Nova Scotia

Chronicle Herald surprised union didn't accept 'richest deal in Atlantic Canada'

Union says newspaper executives tabled a position that was worse than the one that prompted the strike in the first place.

Union says company's proposal was worse than the one that prompted the initial strike

Both sides in the Chronicle Herald strike have been meeting with a provincially appointed conciliator, but they appear to be at an impasse. (CBC)

Talks between the Chronicle Herald and its striking workers broke off today after union members said the company tabled a position that was worse than the one that prompted them to go on strike in the first place.

The Halifax Typographical Union represents 61 reporters, editors, photographers, columnists and support staff. They walked off the job on Jan. 22, starting a strike at Canada's oldest independently owned newspaper.

Both sides had been meeting with a provincially appointed conciliator. They were making proposals and counter-proposals, but they appear to be at an impasse.

Chief operating officer for the Chronicle Herald Ian Scott said he didn't expect union members to walk away from the table on Wednesday. 

"We were actually quite surprised," he said. Scott said the company offered union members "the richest deal in Atlantic Canada in the newspaper industry, without question."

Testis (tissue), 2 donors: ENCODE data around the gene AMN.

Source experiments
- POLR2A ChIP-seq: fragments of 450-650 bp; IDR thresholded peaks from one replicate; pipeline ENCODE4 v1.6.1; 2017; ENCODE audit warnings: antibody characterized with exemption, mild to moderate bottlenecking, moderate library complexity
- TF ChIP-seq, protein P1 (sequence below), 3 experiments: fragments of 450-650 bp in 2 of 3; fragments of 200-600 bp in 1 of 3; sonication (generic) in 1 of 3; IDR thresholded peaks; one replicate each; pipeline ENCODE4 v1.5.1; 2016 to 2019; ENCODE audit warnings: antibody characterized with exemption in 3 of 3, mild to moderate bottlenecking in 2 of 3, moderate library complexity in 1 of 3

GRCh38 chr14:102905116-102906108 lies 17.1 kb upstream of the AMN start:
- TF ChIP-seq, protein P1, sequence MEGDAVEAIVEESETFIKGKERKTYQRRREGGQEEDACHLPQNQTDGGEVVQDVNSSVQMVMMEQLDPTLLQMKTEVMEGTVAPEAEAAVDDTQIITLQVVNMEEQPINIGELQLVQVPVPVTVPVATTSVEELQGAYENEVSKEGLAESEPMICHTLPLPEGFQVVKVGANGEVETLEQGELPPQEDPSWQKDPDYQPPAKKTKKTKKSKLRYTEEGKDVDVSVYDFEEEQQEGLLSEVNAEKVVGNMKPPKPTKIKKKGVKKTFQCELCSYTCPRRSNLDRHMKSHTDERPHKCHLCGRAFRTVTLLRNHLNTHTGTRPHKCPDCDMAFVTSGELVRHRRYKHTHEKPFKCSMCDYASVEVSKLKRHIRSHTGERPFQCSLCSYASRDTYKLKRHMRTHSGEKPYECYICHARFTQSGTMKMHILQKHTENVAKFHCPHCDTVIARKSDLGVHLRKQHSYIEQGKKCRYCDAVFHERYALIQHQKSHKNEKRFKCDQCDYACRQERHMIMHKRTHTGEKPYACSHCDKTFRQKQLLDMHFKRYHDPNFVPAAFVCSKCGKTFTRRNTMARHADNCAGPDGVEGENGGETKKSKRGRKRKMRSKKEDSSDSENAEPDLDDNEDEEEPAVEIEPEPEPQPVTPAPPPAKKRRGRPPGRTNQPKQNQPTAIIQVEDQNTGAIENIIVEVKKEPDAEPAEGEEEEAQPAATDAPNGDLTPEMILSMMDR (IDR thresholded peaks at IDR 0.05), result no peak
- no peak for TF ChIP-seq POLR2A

Vice-president of the Halifax Typographical Union Frank Campbell said union members were willing to accept some cuts, but the company was asking for too much. 

"We're not thinking that any of our members are going to say that, yeah, we've been on strike for four months and now we want a worse deal than we turned down in the first place," Campbell said.

State of the industry

Scott said the company has no choice but to make cuts — and their proposal to the union reflected that. "It's a good deal. It's, frankly, the best deal we can offer," Scott said. "But it is one that is concessionary by nature." 

The newspaper industry is in transition, Scott said, and everyone has to find a way to operate more cheaply.

"We can't afford to do a deal that would put the rest of the company in jeopardy," he said. "The worst-case scenario would be to accept a deal that is not sustainable for the long term." 

Campbell said cuts will affect the quality of the journalism at the paper. "They want their efficiencies, as they call them, which is, to me, getting work done cheap by people who aren't very good at it."

He said if the company wants the paper to be relevant in Nova Scotia, they need to attract journalists with the right wages and benefits.

Strike continues

Union members will continue to walk the picket line, including picketing in front of businesses who continue to advertise with the newspaper, Campbell said.

In the meantime, he said the paper will continue to "flounder with stories that are less than what people expect, and with no real accountability, and with advertising and subscriptions falling off."

Scott said, on the contrary, that circulation has remained steady and there has been no impact on advertising revenues.